How To Create A Routine When Every Day Is Different
Advice from professional organizer and New York Times best-selling author Regina Leeds.
A reader recently asked me how she could possibly establish routines for herself and her family when every day of her life was different.
She is a single mom of three whose work schedule is constantly changing. I am self-employed with a day-to-day life experience that is always in flux. No two days ever look alike for me. I understood her concern. Hidden in plain sight, however, is the possibility to create rituals that will make our lives more productive. Routines and rituals provide stability in a world that’s in flux.
In my book The 8-Minute Organizer I end the room chapters with examples of ‘exit rituals’ the reader can use. Instead of wafting out of a room without a thought in the world to how it looks you become conscious and caring of the environment you are leaving behind. Here’s an example from the book designed to keep your bathroom inviting and tidy whether you live alone or with a large family.
Bathroom Exit Ritual
- Wipe the counter
- Clean the mirror
- If the toilet seat needs to be wiped, swab the deck
- Return your towel to the waiting towel bar or hook
- Take any clothing you aren’t going to wear with you as you exit. (Then hang up the item, toss it in the hamper, or add it to the dry cleaning bag)
- If a nightgown, pair of PJ’s, or robe stays in this room hang it on its hook
- If you took out a product (such as hair gel or lipstick), return it
This exit ritual is presented at the start of the bathroom chapter rather than at the end because these steps can be taken immediately and don’t require any organizing. For those of you who just howled in disbelief that you can’t possibly take the time to do all of these actions, here is what I say next in the book:
‘Before you complain that these tasks take too much time to complete every time you leave the bathroom, breathe deeply! This list is comprehensive and probably reflects your last visit in the morning before you leave for work. Do these tasks on an as-needed basis and they usually won’t take more than 90 seconds tops. Here’s a tip: For fast cleanups, keep a colorful sponge on the counter or use a disinfectant wipe in a pop-up dispenser.’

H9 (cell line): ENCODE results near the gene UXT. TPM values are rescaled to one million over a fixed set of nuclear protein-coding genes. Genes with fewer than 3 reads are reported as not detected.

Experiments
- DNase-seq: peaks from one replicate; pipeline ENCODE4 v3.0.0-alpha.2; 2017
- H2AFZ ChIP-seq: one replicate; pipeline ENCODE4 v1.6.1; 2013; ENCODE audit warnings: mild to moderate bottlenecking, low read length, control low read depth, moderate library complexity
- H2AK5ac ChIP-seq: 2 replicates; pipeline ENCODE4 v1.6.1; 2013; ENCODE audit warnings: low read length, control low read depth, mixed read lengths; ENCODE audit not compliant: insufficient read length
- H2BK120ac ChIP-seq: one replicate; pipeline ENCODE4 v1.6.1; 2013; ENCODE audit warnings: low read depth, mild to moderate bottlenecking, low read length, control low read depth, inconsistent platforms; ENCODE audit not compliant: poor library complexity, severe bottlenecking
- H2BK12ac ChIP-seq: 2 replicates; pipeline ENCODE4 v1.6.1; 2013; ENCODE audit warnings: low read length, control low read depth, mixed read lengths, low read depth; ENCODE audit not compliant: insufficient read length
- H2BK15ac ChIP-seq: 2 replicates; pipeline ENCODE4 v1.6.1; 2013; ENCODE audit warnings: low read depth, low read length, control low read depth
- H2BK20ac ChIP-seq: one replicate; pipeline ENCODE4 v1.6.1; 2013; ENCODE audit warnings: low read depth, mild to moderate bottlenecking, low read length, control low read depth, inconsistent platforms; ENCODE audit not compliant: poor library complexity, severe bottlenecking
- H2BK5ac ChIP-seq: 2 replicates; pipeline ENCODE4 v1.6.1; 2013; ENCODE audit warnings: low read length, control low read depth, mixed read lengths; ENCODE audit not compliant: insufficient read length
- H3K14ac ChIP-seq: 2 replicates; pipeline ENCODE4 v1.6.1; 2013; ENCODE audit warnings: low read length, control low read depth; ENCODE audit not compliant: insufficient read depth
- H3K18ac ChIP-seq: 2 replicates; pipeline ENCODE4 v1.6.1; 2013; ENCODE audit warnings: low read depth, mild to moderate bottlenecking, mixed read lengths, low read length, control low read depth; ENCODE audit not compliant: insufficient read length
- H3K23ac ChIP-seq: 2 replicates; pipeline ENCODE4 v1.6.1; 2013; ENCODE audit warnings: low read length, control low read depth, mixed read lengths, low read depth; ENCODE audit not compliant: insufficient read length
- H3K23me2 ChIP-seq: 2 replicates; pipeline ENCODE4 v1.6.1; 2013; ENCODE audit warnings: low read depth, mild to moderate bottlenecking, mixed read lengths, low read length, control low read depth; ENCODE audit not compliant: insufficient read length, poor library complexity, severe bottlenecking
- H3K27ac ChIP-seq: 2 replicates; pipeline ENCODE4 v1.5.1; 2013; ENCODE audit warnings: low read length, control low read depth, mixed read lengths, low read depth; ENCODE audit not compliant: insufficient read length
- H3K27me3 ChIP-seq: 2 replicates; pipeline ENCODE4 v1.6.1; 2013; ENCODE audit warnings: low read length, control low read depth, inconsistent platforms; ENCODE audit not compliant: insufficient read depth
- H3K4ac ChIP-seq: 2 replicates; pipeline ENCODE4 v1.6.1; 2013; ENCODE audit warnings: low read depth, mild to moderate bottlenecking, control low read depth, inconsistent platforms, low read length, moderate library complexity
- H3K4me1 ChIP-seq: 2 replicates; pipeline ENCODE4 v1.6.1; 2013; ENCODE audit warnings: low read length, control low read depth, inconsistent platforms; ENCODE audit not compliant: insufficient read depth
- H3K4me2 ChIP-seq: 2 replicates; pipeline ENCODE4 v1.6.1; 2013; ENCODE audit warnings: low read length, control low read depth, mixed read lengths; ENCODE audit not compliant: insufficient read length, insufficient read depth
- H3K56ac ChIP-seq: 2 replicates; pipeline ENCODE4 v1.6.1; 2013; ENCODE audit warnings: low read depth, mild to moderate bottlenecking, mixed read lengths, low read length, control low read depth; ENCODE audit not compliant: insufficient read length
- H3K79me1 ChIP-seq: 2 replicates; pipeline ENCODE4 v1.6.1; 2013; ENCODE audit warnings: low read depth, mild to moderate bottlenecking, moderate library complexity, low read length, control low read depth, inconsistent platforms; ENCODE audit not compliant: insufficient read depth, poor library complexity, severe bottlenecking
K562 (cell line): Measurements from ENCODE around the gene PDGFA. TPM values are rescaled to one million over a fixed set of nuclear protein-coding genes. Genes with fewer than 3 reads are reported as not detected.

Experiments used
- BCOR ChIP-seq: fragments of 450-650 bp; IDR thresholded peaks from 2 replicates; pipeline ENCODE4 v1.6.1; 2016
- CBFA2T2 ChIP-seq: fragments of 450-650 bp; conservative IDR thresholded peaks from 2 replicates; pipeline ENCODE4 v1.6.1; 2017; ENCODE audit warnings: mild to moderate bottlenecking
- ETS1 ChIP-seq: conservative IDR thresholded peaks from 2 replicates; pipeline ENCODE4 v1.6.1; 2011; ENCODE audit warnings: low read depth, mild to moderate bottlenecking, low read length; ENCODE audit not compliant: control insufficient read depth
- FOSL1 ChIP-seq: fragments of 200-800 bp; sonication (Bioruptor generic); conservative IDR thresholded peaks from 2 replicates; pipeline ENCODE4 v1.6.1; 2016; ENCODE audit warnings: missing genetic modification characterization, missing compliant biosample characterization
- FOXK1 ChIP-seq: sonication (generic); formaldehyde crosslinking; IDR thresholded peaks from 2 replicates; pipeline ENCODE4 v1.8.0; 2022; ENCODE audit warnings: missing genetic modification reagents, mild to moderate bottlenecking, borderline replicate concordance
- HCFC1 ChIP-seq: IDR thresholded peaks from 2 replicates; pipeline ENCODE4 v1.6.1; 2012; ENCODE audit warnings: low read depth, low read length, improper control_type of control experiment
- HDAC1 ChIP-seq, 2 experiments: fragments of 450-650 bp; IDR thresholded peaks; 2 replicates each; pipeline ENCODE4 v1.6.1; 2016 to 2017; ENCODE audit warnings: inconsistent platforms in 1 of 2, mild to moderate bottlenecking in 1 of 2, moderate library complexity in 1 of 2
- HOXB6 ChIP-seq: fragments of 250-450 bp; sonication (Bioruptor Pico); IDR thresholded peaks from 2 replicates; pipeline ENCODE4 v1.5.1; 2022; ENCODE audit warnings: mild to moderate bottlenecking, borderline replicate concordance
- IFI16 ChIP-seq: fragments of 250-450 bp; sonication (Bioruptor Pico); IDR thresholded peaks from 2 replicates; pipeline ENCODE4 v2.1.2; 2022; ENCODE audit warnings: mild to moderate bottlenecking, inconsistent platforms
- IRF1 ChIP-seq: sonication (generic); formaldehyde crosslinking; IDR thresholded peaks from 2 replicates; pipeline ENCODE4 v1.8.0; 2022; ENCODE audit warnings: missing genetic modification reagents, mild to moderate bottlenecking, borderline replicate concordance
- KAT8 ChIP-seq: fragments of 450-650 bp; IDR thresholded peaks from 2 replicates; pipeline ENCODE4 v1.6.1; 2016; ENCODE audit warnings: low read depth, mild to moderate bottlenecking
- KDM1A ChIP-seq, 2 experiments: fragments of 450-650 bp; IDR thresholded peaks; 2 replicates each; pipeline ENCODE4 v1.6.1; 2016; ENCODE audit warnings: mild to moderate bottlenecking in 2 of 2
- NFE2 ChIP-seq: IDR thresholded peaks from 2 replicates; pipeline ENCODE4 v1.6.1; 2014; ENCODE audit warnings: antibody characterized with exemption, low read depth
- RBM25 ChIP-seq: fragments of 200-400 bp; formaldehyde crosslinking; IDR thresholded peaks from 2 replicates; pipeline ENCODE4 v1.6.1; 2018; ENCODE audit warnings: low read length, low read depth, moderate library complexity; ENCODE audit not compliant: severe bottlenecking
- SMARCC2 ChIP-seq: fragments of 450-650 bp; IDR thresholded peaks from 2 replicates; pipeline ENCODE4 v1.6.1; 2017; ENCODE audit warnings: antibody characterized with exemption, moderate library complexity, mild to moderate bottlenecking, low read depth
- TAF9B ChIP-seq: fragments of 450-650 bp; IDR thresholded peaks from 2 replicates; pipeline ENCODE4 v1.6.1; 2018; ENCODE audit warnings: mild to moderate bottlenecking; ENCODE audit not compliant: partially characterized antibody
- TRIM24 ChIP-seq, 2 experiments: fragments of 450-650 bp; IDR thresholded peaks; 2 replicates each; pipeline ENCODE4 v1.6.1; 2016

Are you breathing easier now? But exiting the rooms in our homes isn’t the only way we can employ rituals and routines in our lives. You can establish morning rituals that you follow whether you need to be at work at 7 am, 8 pm or are staying home. Here’s my ritual to help you get started.
Regina’s Morning Ritual
- Light a candle on my altar
- Head for the bathroom
- Open the blinds
- Bring in the newspaper
- Have breakfast
- Make the bed
- Shower and dress
The time I have to get up might vary but these are the steps that set me on the right path for a productive, calm and happy day. Do you have a morning routine you’ve never acknowledged? If not what actions would be a part of the way you begin your day? And if you do have a routine does it support you or do you need to tweak it a bit? Routines can be simple or complicated depending on your needs. When I’m in the bathroom getting dressed after my shower, for example, I take out all the lotions, creams, and makeup supplies I need to get ready. I use them in the same order every single day so as they vanish back into the cupboards I know exactly how much time I have used.
Take a few minutes now and consider what steps you take each evening before you go to bed. In no particular order most people are doing many of the following:
- Brush teeth, floss and wash face
- Listen to the news
- Check kids homework
- Complete assignments for the next day at work
- Scan text messages, e-mails, Social Media accounts and listen to voice mail
How did I do? What would you add or delete from your personal list? What order would you place the tasks in that makes the most sense for you? Doing tasks in the exact same order makes it comforting to perform the steps. As I brush my teeth at night my brain is getting the message to start shutting down because it’s the last thing I do before bed. If you are forever doing different tasks right before bed it can be confusing. We are after all in so many ways Pavlov’s dogs, aren’t we?
I have a house full of plants. They all need to be watered on a regular basis. Can you guess how I keep track? I water them every Sunday night as 60 Minutes starts. The second I hear that iconic theme music I know it’s time to water the plants.
As New Year’s Eve approaches I know it’s time to buy a calendar for the New Year. I also know that in order to stay healthy there are annual tests I have to schedule. The start of a fresh New Year is the perfect time to make my mammogram, Pap smear, and dental check up appointments. My birthday is another trigger. I know its arrival signals the time to check the batteries in all smoke detectors and it’s also a good time to replace filters.
Rituals, routines, and habits are all automatic actions that keep us productive and comforted. Take a few minutes to consider what routines you have in place and which ones you’d like to create. You’ll find all manner of suggestions for good habits in my New York Times bestseller One Year to an Organized Life. You can string a few together and create a series of routines that are unique to you, your family and your personal needs. I know you’ll be amazed how even the simplest of actions can change the way you feel about yourself and how you function in your environment no matter how crazy your schedule is!
‘The Zen Organizer’